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Monthly Water Tracker


As of May 2022

Based on continued drought conditions, the imported water allocations are low. The State Water Project allocation is at 5% of contract amount. The U.S. Bureau of Reclamation (USBR) has reduced the 2022 Municipal and Industrial allocation from 25% to zero but is considering Valley Water’s request for a Public Health and Safety allocation. Santa Clara County continues to be in a water shortage emergency. Due to severe drought and increased reliance on imported water in the next 10 years while Anderson Reservoir storage is unavailable, meeting the Board of Directors call for 15% water use reduction relative to 2019 is essential.

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Water Tracker May 2022.pdf 172.97 KB


  • Rainfall in Santa Clara County
    • Month of April, City of San José: 0.4 inches
    • Rainfall year total = 8.35 inches or 59% of average to date (rainfall year is July 1 to June 30)
  • Snowfall in the Northern Sierra
    • April 29 snowpack was 32% of normal for this date

Local Reservoirs

Current local reservoir storage

  • Total May 1 storage: 40,512 acre-feet

  • Approximately 609 acre-feet of imported water delivered into Calero Reservoirs during April 2022
  • Total estimated releases to streams (local and imported water) during April were 3,600 acre-feet (based on preliminary hydrologic data)


Due to Valley Water efforts to secure emergency imported water, groundwater conditions remain good despite the ongoing drought. However, seasonal water level decline has begun, with greater than average declines expected this year. Water levels in most wells are equal to or lower than April 2021 and are expected to end this year lower than last year. The end of 2022 groundwater storage is projected to be in low Stage 1 (Normal) of the Water Shortage Contingency Plan, if the USBR grants Valley Water’s request for public health and safety supplies.   Valley Water continues to plan for dry and rapidly evolving conditions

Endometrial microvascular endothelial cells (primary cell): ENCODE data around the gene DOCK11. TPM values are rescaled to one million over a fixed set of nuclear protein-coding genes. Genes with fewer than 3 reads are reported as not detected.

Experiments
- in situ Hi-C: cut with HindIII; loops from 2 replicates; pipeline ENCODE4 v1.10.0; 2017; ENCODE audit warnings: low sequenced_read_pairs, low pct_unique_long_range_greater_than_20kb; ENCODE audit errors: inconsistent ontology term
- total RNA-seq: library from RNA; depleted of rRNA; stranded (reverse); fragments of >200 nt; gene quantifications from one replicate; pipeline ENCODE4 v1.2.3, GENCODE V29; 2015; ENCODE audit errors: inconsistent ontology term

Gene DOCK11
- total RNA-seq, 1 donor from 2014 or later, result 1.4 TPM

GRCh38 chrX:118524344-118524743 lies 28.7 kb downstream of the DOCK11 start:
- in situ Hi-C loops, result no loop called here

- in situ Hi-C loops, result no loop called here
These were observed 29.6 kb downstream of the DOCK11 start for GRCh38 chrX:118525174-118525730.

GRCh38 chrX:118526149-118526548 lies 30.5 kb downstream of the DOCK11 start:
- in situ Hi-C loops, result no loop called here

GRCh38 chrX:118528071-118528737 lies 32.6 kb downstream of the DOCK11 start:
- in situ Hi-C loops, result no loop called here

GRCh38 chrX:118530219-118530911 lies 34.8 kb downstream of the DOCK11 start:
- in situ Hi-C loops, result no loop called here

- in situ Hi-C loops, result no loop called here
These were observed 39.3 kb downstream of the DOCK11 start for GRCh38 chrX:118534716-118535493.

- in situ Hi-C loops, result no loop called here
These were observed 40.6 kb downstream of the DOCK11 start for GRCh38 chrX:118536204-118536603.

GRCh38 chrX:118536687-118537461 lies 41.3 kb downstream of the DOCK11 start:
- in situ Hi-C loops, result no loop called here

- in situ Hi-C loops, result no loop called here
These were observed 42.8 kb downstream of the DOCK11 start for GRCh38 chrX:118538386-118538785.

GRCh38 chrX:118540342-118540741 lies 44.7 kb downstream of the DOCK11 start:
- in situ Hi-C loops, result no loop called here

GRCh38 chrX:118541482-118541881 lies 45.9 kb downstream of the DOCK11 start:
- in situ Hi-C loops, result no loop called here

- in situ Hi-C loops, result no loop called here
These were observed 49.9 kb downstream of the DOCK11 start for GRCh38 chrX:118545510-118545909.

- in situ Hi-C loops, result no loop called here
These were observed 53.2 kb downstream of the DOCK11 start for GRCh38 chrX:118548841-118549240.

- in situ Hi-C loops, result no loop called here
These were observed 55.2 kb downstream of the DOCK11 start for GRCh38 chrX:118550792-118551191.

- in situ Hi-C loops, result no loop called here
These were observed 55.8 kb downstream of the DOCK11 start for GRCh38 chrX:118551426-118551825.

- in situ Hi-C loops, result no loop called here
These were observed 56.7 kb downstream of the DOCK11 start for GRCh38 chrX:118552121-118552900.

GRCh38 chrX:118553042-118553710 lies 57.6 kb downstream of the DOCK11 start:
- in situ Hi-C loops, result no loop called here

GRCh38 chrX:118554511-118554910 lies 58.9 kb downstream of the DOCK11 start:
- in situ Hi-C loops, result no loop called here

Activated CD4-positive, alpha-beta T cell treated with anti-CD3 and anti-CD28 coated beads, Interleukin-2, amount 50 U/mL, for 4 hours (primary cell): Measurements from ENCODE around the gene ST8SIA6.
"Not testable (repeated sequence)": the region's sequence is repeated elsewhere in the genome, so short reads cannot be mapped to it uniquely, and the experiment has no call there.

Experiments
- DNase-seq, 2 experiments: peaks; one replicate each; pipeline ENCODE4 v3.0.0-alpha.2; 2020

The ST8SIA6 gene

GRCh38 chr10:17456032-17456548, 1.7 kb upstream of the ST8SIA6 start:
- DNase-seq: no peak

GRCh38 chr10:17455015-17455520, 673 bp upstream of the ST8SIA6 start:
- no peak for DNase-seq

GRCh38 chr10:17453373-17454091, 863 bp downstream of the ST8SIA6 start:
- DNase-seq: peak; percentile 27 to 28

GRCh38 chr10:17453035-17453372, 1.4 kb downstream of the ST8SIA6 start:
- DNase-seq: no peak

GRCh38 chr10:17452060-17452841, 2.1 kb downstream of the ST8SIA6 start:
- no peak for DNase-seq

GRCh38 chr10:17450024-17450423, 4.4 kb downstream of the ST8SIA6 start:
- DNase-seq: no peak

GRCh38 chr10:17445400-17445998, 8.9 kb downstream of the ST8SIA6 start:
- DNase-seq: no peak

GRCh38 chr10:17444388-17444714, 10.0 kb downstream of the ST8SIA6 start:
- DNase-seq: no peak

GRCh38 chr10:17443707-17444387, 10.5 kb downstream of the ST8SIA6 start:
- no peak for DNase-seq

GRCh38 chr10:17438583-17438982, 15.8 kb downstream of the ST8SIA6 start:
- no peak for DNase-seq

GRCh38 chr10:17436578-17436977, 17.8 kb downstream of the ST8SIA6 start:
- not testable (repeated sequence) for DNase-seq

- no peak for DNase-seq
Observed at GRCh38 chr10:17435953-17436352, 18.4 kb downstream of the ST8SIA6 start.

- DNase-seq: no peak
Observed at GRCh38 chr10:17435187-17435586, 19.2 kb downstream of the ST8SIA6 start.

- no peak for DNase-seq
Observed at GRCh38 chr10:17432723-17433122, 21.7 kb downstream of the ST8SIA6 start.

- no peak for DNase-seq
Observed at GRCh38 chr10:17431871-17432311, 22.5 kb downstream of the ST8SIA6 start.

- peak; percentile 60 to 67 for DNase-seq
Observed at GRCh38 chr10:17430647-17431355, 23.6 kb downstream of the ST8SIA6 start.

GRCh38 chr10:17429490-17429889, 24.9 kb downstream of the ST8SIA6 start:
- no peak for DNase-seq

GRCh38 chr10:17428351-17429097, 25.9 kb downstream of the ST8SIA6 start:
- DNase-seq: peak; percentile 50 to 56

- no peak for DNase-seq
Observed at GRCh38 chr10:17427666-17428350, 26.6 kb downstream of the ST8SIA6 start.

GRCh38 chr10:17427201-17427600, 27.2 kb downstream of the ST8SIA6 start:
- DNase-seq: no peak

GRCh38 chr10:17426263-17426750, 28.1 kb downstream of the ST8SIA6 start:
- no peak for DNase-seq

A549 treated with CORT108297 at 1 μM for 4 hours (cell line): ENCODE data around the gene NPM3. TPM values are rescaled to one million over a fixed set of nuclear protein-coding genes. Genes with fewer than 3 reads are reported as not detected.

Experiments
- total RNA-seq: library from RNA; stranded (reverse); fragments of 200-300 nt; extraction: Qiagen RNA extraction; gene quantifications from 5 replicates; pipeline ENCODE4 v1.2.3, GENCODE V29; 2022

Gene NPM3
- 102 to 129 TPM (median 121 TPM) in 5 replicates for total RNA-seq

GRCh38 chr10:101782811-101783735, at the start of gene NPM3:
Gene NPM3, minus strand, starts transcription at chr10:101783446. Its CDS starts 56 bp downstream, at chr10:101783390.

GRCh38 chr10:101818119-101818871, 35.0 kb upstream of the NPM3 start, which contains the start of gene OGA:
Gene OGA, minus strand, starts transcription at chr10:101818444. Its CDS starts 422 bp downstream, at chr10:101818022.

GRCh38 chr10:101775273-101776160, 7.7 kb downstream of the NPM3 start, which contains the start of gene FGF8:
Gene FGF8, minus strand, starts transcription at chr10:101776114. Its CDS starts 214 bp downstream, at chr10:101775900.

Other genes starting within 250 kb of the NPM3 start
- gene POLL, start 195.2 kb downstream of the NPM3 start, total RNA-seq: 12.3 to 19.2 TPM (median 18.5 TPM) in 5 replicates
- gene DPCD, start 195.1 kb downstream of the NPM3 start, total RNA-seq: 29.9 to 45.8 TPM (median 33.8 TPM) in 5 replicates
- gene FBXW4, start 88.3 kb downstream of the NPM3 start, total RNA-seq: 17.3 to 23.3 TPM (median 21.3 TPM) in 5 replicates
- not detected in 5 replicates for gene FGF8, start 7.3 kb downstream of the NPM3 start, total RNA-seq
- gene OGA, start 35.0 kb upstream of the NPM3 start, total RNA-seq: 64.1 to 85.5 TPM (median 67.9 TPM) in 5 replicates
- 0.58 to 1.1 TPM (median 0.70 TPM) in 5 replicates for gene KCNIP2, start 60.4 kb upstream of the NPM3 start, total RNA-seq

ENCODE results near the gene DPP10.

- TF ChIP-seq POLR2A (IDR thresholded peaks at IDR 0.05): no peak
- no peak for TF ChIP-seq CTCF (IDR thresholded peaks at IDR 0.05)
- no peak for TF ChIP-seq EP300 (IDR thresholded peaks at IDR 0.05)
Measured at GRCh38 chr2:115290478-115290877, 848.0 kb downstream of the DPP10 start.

Table of groundwater sub-basin levels for the month

Imported Water

  • No imported water agreements executed under EL-5.3.3 since the last Water Tracker

Click here to find the State-Wide Reservoir Storage map and table

Treated Water

  • Above average demands of 6,920 acre-feet (estimated) delivered in April
  • This total is 100% of the five-year average for the month of April
  • Year-to-date estimated deliveries are 24,133 acre-feet or 104% of the five-year average

Conserved Water

  • Saved 76,584 acre-feet in FY21 through Valley Water's long-term conservation program (baseline year is 1992)
  • Long-term program goal is to save nearly 100,000 acre-feet by 2030 and 110,000 acre-feet by 2040
  • On June 9, 2021, the Board called for a 15% reduction in water use compared to 2019 and for retailers, cities, and the County to implement local water restrictions.  On April 12, 2022, the Board called for the public to limit irrigation of ornamental lawns and landscapes with potable water to no more than two days per week
  • The cumulative water savings since the water use reduction call in June 2021 through March 2022 is 3%

Recycled Water

  • Estimated April 2022 production = 1,182 acre-feet
  • Estimated year-to-date through April = 3,952 acre-feet or 114% of the five-year average
  • Silicon Valley Advanced Water Purification Center produced an estimated 1.7 billion gallons (5,150 acre-feet) of purified water in 2021.  Since the beginning of 2022, about 1,319 acre-feet of purified water has been produced.  The purified water is blended with existing tertiary recycled water for South Bay Water Recycling Program customers

Alternative Sources

  • As of December 10, 2019, Valley Water's wastewater contract right from Palo Alto/Mountain View remains at 11,200 acre-feet/year